Stench of a nation Stench of a nation


President Peter Mutharika’s grand show of flying commercial on his recent junket to Addis Ababa is a PR stunt that can easily wow most people who think in the fashion of Malawians.

The other time, there was this picture of Mutharika queuing at an airport waiting for the usual checks just like any other “ordinary” person. Then, the intention of the picture was to make Malawians to be sympathetic at seeing their topmost guy reduced to just-another-guy on the flight. What the spinners wanted that time was to make impressionable Malawians angry that their senile leader was being tortured to fly like all of us despite his frailty. So, the thought was that we would all ejaculate into a, “Buy Our President a Jet” frenzy.

Hindsight has taught me that the crooks we call leaders have a tendency of creating a false near-death situations for Malawians so that we panic and allow them do whatever they want in the name of saving our souls. I have a particular example here: The maize deal between Malawi and Zambia.


Hearing or reading through the messages that had been choked on us about the hunger situation that was staring at this nation, most of us were filled with trepidation that we were so desperate such that we would become another Somalia or that we would be living in dire times as it were during the much-talked-about famine of 1949 and 2001-2002.

I have a gut feeling that most of the scary projections were false and all they wanted was to find a way of stealing in our name and from us. Look here, the startling revelations coming from Zambia on the maize deal tell you of how rotten we are and how some people can be so devilish in their deeds.

looking at individuals. Read on.


It is clear that we have too many figureheads in our crucial ministries, departments and agencies. I am talking about people whose conscience seceded the moment they were appointed by the big man at Kamuzu Palace and Sanjika Palace. These are people that we look up to yet they are just immaculately dressed and glorified thieves. My colleague, Pilirani Kachinziri refers these people to the classic song “Wakuba Alibe Malemba” that has a line which goes “Ngakhale angavale suti, wakuba alibe malemba” meaning some thieves come to you immaculately dressed in expensive suits yet all they are good at is absolute thievery.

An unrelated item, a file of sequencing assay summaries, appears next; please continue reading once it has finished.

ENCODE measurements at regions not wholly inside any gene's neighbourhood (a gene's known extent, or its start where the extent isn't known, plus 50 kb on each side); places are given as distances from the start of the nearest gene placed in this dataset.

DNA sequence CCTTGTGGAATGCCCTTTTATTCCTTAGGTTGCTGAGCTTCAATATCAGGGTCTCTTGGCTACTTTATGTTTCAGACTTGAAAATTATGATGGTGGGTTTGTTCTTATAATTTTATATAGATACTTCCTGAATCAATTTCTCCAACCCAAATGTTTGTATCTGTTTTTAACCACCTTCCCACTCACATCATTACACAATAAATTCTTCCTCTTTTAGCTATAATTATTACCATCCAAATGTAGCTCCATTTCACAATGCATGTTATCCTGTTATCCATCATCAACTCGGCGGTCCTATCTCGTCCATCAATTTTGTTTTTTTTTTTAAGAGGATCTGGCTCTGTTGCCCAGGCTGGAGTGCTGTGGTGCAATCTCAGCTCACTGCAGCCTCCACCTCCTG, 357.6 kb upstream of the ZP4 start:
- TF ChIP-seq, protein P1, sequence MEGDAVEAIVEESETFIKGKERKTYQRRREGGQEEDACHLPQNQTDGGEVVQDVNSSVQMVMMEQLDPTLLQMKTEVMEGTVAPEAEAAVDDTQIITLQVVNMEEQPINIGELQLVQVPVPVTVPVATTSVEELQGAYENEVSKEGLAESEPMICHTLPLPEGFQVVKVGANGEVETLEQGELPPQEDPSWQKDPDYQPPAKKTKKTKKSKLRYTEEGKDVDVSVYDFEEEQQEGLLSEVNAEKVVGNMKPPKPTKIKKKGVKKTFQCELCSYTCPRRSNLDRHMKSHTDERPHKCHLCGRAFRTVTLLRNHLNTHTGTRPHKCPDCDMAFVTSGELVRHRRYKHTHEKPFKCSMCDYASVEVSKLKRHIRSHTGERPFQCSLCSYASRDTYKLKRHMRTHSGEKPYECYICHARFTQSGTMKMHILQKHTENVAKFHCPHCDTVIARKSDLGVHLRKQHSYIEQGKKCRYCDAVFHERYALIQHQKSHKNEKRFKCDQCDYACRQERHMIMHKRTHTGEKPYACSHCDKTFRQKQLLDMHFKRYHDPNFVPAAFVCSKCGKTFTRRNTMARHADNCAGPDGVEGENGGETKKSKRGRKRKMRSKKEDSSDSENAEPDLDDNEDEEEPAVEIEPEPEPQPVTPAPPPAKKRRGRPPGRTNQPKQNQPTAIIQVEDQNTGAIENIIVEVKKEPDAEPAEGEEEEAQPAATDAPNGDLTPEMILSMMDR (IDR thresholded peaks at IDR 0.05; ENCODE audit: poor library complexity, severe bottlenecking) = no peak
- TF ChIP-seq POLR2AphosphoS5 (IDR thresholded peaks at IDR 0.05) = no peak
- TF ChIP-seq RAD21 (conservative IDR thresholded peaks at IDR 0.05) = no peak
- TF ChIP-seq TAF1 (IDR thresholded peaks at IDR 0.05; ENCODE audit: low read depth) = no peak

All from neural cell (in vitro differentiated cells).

Last week, I opined along the same lines and I am still gripped with an urge to say more on this. What is it really with these people that they should be so inhumane and steal billions in the name of and from the poor people in this country?

We have become a nation so damned such that even our presidents, past and present, are suspected to be at the centre of looting and authors or masterminds of grand plans to steal from this nation. Let me put this into a situation. On his return from the United Nations General Assembly, President Peter Mutharika talked a lot about the maize deal between Malawi and Zambia. For many, it sounded like a president who is well informed and had every detail in his in-tray. Well, there are two things about this. Either, the president had been part of the whole dubious deal or he is too sleepy and out-of sorts such that his trusted officials can be making shady deals while he is somewhere snoring and belching nonchalantly.

As I said earlier, the grand thieves in our midst are not those people who mug us in the veil of the night in Ndirande, Kawale, Chibavi or Chinamwali. The most dangerous are those we bow to and allow them to make decisions for us. I will say it again, our dear president is very much aware of the dirt in his government and he will do anything to protect his accomplices even if means raping the constitution.

Recently, there has been that publicised wrangle between the Director of Public Prosecution and the Anti-Corruption Bureau. The two institutions that, by all means, are supposed to take the same lane in their operations are wasting our time fighting for things only they alone can easily comprehend. How rubbish.

It is sad that some of us are seen as fault-finders, but this nation has so many things to make one angry with. The breakdown in our system is demoralising, our thievery stinks and I can tell a million things that make it such a hard task to be a Malawian.

Last week, Clive Jedidia in The Nation’s “My Turn” gave a very precise allegory of the rottenness. He argued that this nation is in an overdrive reverse gear, and that the mess in our cities is just a microcosm of this nation’s state. I agree. Most of our things are done in reverse that is why so many things about this nation are rotten and currently, especially with this government, we are inhaling the stench of the

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